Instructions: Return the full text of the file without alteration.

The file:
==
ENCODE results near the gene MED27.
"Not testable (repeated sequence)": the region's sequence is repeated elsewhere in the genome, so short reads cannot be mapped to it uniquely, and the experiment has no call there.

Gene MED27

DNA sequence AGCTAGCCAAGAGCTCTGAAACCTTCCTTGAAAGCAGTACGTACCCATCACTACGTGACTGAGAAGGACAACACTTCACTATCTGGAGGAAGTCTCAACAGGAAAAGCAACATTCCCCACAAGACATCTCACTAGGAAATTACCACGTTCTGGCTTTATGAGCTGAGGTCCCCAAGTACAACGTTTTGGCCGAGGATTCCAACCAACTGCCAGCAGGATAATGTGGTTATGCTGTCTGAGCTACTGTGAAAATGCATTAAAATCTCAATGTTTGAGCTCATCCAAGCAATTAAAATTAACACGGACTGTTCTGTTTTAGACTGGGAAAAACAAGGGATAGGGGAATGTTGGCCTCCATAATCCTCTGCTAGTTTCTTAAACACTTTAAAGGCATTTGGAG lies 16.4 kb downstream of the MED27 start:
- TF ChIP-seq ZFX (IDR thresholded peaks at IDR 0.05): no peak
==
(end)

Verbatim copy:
ENCODE results near the gene MED27.
"Not testable (repeated sequence)": the region's sequence is repeated elsewhere in the genome, so short reads cannot be mapped to it uniquely, and the experiment has no call there.

Gene MED27

DNA sequence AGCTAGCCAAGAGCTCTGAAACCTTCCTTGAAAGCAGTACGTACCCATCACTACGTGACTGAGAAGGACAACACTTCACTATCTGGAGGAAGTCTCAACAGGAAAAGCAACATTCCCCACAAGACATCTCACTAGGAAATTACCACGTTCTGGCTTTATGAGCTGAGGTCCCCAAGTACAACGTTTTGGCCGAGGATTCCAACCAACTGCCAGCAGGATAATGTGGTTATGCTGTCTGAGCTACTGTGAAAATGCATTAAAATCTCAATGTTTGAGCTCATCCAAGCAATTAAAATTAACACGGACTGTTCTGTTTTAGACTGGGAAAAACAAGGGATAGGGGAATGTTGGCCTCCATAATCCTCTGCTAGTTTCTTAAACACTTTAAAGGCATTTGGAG lies 16.4 kb downstream of the MED27 start:
- TF ChIP-seq ZFX (IDR thresholded peaks at IDR 0.05): no peak